Used Car Retailer Shift Goes Public Wednesday, Ready for Quarantine Shoppers

<img data-attachment-id="1724644" data-permalink="" data-orig-file="" data-orig-size="1000,574" data-comments-opened="1" data-image-meta="{"aperture":"0","credit":"","camera":"","caption":"","created_timestamp":"0","copyright":"","focal_length":"0","iso":"0","shutter_speed":"0","title":"","orientation":"0"}" data-image-title="used cars, used car sign, old sign, car dealership" data-image-description="

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” data-medium-file=”” data-large-file=”” class=”aligncenter wp-image-1724644 size-large” src=”” alt width=”610″ height=”350″ srcset=” 610w, 75w, 450w, 768w, 120w, 1000w” sizes=”(max-width: 610px) 100vw, 610px”>Used car retailer Shift is going public today, and continues its promise to make car shopping a breeze during these here Quarantine Times. But will their not-so-unique (and now public) model make a dent in the market?

Though they’ve been around since 2014, your author hadn’t heard of Shift until this writing. Working on a consignment model, Shift allows you to buy or sell a car through their service and skip the dealership. Much like CarMax, Shift owns the cars it has on sale, has its own process of inspection, takes its own pictures, and is a no-haggle dealer. The prices are fair, they say, because they keep track of actual cars for sale in the marketplace.

Given The Current Year, Shift is selling on safety. You can browse, trade, finance, and complete a purchase online from the comfort of your home. They offer a concierge program for their cars as well (if they’re close enough), where someone will bring a car to you for a no-fee test drive. Speaking of fees, it’s not cheap dealing with Shift. They won’t tell you what they charge on their site, but it was elsewhere online. When you sell your car to Shift the seller pays 8 percent of its assigned value. Later, they’ll charge the buyer of any car a 3.75 percent service fee on the car’s value. Nearly 12 percent on each ride sold. The concierge fee exists on all purchases, test drive or no. Shift says it helps to pay for the inspection, paperwork, and other niceties they provide. Forking over $1,875 so I don’t have to visit a dealer for my used $50,000 BMW sounds a bit steep.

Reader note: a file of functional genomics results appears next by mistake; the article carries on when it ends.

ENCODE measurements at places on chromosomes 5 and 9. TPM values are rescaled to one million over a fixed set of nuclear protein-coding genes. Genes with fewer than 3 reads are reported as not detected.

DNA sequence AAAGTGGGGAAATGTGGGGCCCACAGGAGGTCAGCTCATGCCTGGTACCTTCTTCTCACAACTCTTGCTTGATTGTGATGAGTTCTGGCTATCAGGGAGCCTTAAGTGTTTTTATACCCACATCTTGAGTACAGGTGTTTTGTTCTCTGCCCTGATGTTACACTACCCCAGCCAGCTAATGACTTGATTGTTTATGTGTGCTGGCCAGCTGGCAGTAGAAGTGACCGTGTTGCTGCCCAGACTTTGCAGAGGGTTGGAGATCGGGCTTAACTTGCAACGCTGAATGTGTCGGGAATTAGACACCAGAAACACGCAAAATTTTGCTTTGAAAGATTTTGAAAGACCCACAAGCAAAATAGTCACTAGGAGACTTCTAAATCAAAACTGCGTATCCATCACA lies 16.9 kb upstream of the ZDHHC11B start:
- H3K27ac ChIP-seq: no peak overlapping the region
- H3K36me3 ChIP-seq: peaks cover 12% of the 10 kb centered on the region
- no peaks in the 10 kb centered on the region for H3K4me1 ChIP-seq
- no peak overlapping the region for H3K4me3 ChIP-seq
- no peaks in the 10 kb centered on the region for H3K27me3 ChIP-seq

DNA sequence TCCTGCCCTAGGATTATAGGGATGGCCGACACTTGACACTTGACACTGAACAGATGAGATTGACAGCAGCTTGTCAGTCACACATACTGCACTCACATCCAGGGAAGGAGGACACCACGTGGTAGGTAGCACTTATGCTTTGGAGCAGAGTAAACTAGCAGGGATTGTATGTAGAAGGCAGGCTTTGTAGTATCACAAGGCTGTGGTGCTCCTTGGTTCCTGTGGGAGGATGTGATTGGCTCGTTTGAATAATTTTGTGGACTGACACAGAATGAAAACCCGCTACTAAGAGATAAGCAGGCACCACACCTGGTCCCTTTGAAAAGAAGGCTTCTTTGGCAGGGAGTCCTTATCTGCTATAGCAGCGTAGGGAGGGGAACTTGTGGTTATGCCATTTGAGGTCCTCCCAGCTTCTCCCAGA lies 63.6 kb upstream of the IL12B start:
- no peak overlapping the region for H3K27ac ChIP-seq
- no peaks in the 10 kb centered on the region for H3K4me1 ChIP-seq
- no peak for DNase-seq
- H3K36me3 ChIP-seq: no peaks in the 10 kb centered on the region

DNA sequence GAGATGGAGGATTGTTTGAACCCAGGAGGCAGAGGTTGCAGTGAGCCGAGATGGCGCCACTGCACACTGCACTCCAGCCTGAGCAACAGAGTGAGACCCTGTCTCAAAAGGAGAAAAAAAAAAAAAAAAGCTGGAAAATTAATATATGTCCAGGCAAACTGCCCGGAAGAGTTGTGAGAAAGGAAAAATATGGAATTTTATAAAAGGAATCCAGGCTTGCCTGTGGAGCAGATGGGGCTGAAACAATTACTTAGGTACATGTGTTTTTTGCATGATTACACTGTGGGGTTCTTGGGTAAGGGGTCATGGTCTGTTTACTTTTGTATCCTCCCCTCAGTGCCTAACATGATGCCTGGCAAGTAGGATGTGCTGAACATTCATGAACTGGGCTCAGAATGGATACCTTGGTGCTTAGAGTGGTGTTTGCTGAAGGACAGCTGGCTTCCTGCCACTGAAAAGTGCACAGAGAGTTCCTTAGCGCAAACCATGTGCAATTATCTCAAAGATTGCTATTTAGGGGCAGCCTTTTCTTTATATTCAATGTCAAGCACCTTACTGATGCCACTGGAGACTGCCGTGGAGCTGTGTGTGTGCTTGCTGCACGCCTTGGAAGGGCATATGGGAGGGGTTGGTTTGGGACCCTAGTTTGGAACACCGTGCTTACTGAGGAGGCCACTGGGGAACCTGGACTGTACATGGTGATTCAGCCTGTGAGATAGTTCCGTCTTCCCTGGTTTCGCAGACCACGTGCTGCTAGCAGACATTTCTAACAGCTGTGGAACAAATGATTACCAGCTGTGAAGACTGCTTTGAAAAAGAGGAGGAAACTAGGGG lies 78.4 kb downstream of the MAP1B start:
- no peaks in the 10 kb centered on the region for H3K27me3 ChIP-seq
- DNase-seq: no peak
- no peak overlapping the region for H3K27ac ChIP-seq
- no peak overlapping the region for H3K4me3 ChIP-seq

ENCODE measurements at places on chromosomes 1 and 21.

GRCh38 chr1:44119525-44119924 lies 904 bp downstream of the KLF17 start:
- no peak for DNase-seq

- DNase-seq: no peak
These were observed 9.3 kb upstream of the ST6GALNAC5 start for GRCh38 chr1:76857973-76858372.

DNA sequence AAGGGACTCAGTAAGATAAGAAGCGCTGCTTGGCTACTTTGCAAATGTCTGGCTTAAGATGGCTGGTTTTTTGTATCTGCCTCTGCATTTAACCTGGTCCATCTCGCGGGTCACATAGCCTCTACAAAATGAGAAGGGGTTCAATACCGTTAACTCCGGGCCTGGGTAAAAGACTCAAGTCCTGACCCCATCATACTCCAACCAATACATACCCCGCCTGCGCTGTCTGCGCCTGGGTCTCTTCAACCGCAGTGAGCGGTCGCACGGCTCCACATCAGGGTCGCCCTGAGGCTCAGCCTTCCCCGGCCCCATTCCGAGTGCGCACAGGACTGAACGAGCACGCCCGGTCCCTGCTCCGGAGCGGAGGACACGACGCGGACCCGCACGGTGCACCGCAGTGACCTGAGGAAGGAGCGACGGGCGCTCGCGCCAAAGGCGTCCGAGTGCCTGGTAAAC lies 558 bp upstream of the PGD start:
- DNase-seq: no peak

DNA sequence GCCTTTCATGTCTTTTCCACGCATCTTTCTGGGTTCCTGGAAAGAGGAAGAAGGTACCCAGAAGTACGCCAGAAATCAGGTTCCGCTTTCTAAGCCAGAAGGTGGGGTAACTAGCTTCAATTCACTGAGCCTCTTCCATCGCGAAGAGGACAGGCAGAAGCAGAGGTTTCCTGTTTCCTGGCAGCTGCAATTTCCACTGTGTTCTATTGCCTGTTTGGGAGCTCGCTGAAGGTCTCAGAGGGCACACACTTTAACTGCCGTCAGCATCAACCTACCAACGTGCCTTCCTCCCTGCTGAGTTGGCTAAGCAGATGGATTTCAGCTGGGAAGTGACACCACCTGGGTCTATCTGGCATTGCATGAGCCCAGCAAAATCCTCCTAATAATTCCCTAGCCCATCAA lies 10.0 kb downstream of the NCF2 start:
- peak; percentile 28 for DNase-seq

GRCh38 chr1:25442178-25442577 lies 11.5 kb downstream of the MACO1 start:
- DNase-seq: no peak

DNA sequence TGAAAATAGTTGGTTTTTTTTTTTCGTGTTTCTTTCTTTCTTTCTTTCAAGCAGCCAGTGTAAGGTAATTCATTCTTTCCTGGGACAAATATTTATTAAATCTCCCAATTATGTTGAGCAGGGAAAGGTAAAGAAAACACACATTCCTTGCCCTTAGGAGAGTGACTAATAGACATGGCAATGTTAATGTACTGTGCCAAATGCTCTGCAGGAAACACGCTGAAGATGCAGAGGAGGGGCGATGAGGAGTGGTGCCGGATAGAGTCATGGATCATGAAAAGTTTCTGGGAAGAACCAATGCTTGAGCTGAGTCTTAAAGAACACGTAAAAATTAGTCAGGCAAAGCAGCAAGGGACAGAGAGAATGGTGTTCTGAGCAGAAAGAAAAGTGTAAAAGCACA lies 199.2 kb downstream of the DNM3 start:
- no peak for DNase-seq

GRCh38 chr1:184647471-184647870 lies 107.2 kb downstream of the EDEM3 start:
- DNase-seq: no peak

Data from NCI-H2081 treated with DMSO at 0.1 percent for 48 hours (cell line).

The company has big-name financial backers like Goldman Sachs, BMW, and the Renault-Nissan-Mitsubishi group. Announced in the summer, the company sought (and completed) a reverse merger. A new company was created, Insurance Acquisition Corp, which was created solely to acquire Shift. This special purpose acquisition vehicle (SPAC) will raise $185M of capital by selling shares, and then combine with Shift for a total company value of $730M, per Reuters. It’s an easier way to go public, and avoids lots of regulatory filings because the public company is brand new and essentially a shell for what it’s about to buy. Catch them on the Nasdaq, SFT.

Doing some investigating into Shift, I thought I’d see if there’s a store near me, and what car I might have delivered. With my Ohio ZIP code inputted, Shift showed me they had 1,404 cars. “All local,” I thought, not bad. But no! They have 1,404 cars in their system total. Their site filtered to the closest car to me, a Focus, which was in San Diego. A little more snooping told me Shift’s locations were limited to four places in California, with an additional location in Portland. The company’s site doesn’t say “By the way we service California and Oregon only, Ohio resident,” but they were willing to cover $350 of the cross-country shipping if I bought the Focus then and there without seeing it. Generous!

This IPO is surely a way to expand rapidly. But with the proliferation of “buy without a salesman” car services already in place across the nation (Zoom, Carvana, CarMax), breaking out of 1,400 cars in California may prove challenging. And all those investors will want a quick return.

[Image: Shutterstock]

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